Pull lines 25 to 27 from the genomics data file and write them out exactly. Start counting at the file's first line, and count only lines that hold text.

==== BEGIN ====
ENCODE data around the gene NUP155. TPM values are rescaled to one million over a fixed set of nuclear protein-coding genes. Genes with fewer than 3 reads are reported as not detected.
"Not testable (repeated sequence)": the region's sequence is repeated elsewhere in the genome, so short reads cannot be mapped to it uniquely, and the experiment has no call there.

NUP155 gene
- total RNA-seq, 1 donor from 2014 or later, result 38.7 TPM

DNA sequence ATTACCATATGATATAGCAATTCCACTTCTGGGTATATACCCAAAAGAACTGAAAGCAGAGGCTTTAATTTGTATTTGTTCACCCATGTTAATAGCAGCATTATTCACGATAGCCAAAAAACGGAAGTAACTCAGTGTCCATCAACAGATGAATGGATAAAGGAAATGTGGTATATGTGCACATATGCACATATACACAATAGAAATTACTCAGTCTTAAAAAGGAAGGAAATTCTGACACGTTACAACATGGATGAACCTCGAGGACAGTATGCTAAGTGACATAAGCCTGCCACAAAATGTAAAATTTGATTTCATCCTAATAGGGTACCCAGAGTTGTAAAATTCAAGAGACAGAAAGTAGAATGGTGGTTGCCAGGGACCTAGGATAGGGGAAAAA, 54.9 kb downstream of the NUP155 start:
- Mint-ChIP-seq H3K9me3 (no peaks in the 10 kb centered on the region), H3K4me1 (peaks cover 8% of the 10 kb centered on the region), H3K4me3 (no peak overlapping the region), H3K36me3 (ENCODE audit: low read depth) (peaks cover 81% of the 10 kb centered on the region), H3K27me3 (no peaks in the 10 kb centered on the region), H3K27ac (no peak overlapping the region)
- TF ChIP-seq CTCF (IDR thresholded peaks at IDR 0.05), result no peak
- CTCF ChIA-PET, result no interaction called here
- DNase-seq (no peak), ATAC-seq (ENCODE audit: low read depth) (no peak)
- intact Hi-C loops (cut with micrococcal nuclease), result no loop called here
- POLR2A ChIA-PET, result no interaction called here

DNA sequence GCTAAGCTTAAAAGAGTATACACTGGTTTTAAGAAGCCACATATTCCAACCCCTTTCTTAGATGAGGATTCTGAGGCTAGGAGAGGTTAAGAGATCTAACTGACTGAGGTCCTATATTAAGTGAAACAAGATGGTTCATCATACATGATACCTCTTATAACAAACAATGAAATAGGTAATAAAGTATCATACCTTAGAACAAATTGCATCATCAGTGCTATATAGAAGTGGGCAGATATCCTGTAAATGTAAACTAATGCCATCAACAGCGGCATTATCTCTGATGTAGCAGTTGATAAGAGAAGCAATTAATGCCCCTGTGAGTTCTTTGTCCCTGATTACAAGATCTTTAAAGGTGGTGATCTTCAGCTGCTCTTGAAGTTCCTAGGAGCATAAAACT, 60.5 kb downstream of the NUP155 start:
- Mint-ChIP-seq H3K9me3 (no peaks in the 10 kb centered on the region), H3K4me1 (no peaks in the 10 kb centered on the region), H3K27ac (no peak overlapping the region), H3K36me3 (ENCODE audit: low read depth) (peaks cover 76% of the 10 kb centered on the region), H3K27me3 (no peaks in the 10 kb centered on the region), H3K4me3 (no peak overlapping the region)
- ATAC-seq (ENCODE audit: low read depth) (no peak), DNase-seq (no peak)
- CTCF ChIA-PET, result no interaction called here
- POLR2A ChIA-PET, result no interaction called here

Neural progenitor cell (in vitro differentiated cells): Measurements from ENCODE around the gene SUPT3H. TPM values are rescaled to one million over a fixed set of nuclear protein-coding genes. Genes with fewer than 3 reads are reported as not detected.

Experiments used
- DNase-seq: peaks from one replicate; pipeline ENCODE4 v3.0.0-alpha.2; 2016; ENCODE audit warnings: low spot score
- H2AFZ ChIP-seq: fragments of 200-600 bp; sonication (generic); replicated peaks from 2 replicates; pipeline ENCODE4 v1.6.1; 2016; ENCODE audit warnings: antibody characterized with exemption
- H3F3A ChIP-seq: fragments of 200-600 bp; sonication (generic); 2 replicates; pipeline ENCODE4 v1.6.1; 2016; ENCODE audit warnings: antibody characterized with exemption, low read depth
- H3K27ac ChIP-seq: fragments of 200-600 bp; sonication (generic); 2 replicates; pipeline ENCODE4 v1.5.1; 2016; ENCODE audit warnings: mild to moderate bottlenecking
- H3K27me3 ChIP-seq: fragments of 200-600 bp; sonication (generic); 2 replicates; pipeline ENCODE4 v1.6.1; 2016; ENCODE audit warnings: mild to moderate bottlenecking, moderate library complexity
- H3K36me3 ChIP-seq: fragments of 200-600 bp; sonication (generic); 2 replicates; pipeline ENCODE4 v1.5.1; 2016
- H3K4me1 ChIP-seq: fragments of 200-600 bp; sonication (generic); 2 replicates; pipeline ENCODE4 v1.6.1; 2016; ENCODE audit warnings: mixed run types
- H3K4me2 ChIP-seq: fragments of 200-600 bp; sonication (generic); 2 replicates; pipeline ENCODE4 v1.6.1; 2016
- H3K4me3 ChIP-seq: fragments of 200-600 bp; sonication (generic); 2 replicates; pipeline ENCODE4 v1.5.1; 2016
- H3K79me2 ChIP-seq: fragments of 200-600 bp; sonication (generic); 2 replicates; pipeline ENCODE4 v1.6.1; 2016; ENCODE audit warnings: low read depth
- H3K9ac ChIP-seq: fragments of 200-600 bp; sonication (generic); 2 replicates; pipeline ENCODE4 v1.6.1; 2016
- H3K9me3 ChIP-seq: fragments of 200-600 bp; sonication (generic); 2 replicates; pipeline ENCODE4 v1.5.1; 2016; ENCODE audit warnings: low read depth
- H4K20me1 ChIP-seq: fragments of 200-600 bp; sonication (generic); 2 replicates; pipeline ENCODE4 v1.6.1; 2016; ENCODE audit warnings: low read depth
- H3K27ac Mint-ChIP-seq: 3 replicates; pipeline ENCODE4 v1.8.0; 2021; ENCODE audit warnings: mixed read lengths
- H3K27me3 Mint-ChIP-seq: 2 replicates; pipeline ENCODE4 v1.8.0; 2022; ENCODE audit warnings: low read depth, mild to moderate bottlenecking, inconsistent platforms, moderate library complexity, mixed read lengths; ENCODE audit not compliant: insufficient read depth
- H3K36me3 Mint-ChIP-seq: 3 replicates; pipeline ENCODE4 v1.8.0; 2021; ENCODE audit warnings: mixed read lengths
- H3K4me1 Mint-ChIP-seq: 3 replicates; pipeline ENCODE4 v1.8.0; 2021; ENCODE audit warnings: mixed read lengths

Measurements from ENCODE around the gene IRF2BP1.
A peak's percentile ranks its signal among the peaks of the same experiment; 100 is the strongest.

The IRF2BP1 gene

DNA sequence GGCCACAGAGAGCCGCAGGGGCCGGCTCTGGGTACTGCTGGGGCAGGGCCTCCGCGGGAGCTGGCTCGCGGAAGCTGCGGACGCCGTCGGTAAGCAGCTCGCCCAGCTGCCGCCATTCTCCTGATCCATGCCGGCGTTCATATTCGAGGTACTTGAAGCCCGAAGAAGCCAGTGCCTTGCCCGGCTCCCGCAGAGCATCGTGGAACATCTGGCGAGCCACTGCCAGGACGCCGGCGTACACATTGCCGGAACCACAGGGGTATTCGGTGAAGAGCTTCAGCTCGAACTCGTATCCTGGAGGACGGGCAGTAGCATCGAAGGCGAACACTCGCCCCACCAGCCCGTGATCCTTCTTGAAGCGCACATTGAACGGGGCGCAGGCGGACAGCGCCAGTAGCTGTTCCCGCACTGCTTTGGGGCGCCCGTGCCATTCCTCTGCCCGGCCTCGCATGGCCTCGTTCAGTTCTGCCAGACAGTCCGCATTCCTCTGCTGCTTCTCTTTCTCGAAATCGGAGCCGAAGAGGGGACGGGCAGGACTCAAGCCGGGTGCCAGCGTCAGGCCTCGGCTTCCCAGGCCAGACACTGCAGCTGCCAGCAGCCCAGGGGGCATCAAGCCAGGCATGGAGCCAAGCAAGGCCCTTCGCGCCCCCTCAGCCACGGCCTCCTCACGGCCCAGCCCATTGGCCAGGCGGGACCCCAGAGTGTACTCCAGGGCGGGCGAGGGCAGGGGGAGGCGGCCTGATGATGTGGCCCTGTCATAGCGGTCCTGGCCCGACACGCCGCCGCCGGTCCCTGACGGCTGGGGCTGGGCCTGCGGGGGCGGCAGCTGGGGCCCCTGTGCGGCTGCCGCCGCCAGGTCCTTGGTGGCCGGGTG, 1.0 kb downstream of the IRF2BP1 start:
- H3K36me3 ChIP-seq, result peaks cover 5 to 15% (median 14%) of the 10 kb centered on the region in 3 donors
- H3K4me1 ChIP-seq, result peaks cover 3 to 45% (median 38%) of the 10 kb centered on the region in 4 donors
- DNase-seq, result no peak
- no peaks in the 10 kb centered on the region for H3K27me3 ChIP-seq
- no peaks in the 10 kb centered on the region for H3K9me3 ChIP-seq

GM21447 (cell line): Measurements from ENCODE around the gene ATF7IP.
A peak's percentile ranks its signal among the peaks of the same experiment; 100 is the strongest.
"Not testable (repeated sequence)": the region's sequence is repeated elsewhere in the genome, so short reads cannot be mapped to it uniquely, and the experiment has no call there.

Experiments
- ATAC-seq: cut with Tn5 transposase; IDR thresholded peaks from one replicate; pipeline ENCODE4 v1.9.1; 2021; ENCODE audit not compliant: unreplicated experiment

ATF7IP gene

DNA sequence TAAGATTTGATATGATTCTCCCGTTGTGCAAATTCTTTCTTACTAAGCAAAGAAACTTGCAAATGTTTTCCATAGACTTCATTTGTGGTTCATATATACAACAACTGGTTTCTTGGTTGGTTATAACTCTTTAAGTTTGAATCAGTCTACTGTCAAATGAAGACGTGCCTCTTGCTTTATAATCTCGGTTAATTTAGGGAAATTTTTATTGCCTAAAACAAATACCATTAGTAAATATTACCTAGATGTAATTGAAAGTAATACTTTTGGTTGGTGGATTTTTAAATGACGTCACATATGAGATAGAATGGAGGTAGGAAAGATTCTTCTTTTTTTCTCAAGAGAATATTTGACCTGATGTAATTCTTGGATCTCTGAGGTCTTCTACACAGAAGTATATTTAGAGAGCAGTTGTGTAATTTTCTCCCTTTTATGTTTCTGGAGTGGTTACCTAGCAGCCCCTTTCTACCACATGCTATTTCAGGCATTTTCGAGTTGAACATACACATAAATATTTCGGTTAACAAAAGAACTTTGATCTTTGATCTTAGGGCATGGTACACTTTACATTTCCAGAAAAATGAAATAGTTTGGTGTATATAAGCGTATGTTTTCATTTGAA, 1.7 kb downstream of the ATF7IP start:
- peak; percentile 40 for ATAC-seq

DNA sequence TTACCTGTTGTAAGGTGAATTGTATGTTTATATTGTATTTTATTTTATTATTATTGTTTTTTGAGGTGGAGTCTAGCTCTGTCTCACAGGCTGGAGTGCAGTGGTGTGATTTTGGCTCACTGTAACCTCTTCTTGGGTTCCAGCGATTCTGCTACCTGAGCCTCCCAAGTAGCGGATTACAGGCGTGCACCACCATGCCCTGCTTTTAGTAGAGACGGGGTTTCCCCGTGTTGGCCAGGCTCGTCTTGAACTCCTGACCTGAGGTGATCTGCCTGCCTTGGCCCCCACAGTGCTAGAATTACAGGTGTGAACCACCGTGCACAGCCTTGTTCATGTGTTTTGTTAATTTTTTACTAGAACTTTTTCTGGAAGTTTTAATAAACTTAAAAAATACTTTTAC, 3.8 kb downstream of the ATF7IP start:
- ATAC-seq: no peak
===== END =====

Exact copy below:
- H3K4me1 ChIP-seq: fragments of 200-600 bp; sonication (generic); 2 replicates; pipeline ENCODE4 v1.6.1; 2016; ENCODE audit warnings: mixed run types
- H3K4me2 ChIP-seq: fragments of 200-600 bp; sonication (generic); 2 replicates; pipeline ENCODE4 v1.6.1; 2016
- H3K4me3 ChIP-seq: fragments of 200-600 bp; sonication (generic); 2 replicates; pipeline ENCODE4 v1.5.1; 2016